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Apology
And first, I have to reply to the older charges and to my
first accusers, and then I will go to the later ones. For I have
had many accusers, who accused me of old, and their false
charges have continued during many years; and I am more
afraid of them than of Anytus and his associates, who are
dangerous, too, in their own way. But far more dangerous
are these, who began when you were children, and took
possession of your minds with their falsehoods, telling of
one Socrates, a wise man, who speculated about the heaven
above, and searched into the earth beneath, and made the
worse appear the better cause. These are the accusers whom
I dread; for they are the circulators of this rumor, and their
hearers are too apt to fancy that speculators of this sort do
not believe in the gods. And they are many, and their charges
against me are of ancient date, and they made them in days
when you were impressible - in childhood, or perhaps in
youth - and the cause when heard went by default, for there
was none to answer. And, hardest of all, their names I do
not know and cannot tell; unless in the chance of a comic
poet. But the main body of these slanderers who from envy
and malice have wrought upon you - and there are some of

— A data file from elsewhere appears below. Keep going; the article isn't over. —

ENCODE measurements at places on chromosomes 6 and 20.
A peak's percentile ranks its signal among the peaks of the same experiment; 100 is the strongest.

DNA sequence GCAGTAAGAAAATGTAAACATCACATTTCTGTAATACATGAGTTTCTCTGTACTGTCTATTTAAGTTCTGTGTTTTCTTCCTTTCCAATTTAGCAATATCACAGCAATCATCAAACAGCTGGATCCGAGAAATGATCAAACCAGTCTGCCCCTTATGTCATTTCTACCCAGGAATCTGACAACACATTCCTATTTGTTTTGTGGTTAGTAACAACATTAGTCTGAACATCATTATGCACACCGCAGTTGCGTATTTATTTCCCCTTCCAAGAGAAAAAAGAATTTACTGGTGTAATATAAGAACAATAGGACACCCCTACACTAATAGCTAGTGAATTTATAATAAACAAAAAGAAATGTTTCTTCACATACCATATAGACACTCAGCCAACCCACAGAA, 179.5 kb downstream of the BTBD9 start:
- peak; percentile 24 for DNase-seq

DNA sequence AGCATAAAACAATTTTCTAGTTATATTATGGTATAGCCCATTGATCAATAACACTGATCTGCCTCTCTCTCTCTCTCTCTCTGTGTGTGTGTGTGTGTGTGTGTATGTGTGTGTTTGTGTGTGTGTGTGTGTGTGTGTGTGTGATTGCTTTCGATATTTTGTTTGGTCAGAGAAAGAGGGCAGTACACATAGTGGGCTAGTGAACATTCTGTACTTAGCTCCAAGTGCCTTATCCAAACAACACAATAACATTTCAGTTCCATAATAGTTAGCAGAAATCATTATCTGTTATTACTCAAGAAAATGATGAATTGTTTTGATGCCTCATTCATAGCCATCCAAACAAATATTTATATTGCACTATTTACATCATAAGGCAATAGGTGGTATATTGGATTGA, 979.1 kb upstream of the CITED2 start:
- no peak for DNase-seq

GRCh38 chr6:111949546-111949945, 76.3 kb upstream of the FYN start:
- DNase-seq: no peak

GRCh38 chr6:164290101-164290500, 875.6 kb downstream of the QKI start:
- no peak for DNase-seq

them who are convinced themselves, and impart their con-
victions to others - all these, I say, are most difficult to deal
with; for I cannot have them up here, and examine them,
and therefore I must simply fight with shadows in my own
defence, and examine when there is no one who answers. I
will ask you then to assume with me, as I was saying, that
my opponents are of two kinds - one recent, the other an-
cient; and I hope that you will see the propriety of my an-
swering the latter first, for these accusations you heard long
before the others, and much oftener.
Well, then, I will make my defence, and I will endeavor in
the short time which is allowed to do away with this evil
opinion of me which you have held for such a long time; and
I hope I may succeed, if this be well for you and me, and
that my words may find favor with you. But I know that to
accomplish this is not easy - I quite see the nature of the
task. Let the event be as God wills: in obedience to the law
I make my defence.
I will begin at the beginning, and ask what the accusa-
tion is which has given rise to this slander of me, and which
has encouraged Meletus to proceed against me. What do the
slanderers say? They shall be my prosecutors, and I will sum
up their words in an affidavit. “Socrates is an evil-doer, and
a curious person, who searches into things under the earth
and in heaven, and he makes the worse appear the better
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